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Title: Determination of the transverse horizontal axis and interocclusal registration using a novel optical technique
Author: Keeling, Andrew James
ISNI:       0000 0004 5922 8309
Awarding Body: University of Leeds
Current Institution: University of Leeds
Date of Award: 2016
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Motivation: Dental treatments sometimes require the recording and reproduction of the patient’s transverse horizontal axis (THA). This is the axis about which the mandible will rotate, when the condyles are fully seated in their glenoid fossae. However, methods for recording this axis are rarely used in general practice, due to expense and perceived lack of efficacy. Problem Statement: A simplified method for accurately recording the THA, and interocclusal records (IORs), is needed for general dentistry. Approach: An optical 3D scanning method is proposed to kinematically record the THA. A simulation determines the required hardware specifications to build the scanner at minimal cost. The ability to record the hinge axis of a dental articulator is explored. High quality interocclusal optical records are essential, and these are investigated in subsequent experiments. Areas for improvements are identified and efforts are made to enhance the system speed and calibration. Results: Simulation results indicated that all 6 upper and lower anterior teeth, including 2mm of gingivae should be captured, with an accuracy of 50µm. The THA on a dental articulator could be located with a radial accuracy of 2.65±1.01mm. The repeatability (precision) of IORs showed a standard deviation of 22µm anteriorly, and a mean of 43µm posteriorly in vitro. The accuracy (trueness and precision) of the IORs was -15±22µm anteriorly, and up to -93±121µm posteriorly in vitro. A faster scanning protocol enabled in vivo testing. 29 IORs of a single subject took < 2s to perform. The registrations showed a repeatability of 31µm anteriorly and 70µm posteriorly. A novel calibration process produced significantly reduced stereo reprojection errors compared to traditional methods (0.22 vs 0.27 pixels), offering a potential future system enhancement. Conclusions: The proposed method shows potential to improve the speed, accuracy and simplicity with which the THA, and interocclusal registration, can be recorded. Further developments have been suggested prior to embarking on clinical trials.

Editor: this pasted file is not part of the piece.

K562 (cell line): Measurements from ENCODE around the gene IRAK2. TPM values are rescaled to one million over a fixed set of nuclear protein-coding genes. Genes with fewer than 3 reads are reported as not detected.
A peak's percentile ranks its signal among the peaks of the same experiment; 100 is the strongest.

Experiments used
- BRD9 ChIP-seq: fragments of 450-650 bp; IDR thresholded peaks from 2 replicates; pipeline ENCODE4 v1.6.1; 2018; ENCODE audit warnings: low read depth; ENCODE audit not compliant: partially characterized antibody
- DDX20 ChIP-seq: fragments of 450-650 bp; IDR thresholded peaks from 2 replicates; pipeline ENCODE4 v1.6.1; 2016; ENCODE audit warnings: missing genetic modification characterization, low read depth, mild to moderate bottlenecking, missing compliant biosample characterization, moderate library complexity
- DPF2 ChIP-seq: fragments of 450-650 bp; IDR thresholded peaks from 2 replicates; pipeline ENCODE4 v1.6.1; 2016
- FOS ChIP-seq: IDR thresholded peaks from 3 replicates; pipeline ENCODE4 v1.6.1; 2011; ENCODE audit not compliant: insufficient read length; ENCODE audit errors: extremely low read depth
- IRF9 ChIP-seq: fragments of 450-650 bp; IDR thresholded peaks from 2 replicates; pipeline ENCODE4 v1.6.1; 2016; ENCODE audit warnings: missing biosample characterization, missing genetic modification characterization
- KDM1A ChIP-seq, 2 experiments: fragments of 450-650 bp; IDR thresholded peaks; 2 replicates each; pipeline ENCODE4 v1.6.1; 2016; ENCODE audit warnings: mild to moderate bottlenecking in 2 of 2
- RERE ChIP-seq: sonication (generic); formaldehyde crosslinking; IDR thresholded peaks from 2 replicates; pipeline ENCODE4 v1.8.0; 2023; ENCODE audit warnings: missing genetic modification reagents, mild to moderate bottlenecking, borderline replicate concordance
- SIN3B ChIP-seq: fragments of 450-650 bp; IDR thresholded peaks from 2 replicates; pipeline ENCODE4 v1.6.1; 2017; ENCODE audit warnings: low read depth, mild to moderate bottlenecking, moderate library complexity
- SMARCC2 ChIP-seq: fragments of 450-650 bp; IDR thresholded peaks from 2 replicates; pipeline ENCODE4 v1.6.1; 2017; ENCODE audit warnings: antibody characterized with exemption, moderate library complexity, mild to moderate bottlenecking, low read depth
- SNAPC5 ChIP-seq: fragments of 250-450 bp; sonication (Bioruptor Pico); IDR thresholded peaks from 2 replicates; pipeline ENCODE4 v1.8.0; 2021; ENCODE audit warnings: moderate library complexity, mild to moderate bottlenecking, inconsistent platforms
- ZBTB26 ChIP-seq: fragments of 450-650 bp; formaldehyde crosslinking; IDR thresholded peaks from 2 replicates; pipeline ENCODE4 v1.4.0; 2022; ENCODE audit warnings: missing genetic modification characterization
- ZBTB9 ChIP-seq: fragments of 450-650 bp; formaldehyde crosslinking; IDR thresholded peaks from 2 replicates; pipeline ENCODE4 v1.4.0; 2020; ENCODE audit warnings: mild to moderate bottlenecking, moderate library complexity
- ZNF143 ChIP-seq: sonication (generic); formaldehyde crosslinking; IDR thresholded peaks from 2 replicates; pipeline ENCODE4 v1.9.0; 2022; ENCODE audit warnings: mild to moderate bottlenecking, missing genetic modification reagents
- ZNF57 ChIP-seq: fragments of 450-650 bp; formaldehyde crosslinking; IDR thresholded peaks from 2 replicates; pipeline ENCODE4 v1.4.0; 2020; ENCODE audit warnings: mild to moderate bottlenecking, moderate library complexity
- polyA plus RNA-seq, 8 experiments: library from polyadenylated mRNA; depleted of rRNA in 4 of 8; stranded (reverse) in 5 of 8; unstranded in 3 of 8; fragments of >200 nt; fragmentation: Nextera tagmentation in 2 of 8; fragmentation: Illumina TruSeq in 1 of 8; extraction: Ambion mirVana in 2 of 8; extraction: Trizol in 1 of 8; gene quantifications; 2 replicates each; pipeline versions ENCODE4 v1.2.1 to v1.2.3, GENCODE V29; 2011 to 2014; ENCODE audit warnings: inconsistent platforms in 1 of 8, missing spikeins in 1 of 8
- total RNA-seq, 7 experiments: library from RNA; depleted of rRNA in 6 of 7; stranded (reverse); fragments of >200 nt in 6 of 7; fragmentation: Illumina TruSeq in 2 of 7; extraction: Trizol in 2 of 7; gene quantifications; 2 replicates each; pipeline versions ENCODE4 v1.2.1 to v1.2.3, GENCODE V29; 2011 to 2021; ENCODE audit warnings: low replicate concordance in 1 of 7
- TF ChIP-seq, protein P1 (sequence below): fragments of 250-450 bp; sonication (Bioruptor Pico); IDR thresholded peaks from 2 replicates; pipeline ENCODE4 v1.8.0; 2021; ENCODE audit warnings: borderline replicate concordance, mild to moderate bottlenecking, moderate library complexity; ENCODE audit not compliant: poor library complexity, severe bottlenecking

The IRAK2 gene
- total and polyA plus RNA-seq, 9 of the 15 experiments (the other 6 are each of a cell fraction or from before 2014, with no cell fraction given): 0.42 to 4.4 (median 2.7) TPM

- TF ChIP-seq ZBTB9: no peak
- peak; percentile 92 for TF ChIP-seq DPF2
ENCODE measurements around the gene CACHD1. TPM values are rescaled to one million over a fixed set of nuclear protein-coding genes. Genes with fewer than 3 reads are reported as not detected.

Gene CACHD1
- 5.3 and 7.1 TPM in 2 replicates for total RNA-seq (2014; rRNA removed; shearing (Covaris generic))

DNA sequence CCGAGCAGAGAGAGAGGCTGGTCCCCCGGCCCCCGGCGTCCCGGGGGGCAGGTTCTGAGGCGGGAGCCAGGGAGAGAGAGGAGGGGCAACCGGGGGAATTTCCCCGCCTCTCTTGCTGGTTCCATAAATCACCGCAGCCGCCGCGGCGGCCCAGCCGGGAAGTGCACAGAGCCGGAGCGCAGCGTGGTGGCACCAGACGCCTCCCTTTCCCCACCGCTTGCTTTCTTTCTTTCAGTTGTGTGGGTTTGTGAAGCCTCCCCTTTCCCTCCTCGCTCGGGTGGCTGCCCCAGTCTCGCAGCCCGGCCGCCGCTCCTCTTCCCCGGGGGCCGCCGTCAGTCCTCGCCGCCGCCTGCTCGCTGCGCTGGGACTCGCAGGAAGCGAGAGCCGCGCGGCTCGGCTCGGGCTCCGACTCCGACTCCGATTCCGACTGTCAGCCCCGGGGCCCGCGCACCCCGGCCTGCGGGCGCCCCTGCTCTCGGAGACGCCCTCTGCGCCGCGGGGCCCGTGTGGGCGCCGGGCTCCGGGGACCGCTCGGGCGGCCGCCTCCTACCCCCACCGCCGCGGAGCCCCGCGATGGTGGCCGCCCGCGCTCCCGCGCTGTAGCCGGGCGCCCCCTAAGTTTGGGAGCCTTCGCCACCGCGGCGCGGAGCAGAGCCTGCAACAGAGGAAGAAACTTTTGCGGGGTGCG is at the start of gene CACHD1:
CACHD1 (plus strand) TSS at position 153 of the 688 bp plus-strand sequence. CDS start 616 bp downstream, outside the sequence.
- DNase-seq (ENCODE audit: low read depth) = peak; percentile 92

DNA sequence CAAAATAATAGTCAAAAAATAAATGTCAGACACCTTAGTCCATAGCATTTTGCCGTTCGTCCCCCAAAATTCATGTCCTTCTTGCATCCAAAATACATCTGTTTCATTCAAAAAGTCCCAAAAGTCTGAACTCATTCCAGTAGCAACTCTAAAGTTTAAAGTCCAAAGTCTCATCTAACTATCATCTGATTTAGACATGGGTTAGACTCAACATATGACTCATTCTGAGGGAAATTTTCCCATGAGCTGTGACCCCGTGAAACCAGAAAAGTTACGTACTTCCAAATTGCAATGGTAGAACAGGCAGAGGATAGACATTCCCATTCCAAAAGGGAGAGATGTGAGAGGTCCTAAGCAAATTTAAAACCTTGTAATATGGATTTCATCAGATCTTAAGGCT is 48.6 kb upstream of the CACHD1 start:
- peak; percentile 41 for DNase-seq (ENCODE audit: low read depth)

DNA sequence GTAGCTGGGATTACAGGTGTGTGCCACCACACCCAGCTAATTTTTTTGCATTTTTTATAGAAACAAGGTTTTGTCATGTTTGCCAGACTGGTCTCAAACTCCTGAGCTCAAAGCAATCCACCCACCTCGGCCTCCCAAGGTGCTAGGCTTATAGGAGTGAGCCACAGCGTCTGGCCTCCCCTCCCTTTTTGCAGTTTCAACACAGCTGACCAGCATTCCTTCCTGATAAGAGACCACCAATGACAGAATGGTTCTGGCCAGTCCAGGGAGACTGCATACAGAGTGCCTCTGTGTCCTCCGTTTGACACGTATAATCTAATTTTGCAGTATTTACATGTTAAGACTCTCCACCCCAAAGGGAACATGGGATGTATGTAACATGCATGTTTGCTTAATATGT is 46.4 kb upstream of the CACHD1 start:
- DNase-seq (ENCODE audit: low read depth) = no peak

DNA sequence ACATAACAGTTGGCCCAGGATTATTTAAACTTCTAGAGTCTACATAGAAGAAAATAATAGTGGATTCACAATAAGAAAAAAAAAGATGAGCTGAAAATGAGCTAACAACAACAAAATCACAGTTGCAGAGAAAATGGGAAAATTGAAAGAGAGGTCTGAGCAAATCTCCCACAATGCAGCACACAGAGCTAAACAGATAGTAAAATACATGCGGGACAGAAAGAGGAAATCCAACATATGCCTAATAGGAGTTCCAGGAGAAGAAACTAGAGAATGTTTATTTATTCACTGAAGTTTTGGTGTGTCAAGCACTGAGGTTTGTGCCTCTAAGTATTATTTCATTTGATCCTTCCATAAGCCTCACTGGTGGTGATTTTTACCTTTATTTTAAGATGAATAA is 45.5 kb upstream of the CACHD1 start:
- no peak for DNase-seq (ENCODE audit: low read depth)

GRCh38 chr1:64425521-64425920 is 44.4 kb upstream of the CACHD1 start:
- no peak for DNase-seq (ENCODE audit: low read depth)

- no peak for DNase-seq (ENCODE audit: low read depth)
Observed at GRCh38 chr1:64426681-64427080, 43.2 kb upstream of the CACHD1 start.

Supervisor: Wood, David ; Brunton, Paul ; Holt, Raymond ; Franklin, Paul Sponsor: Not available
Qualification Name: Thesis (Ph.D.) Qualification Level: Doctoral
EThOS ID:  DOI: Not available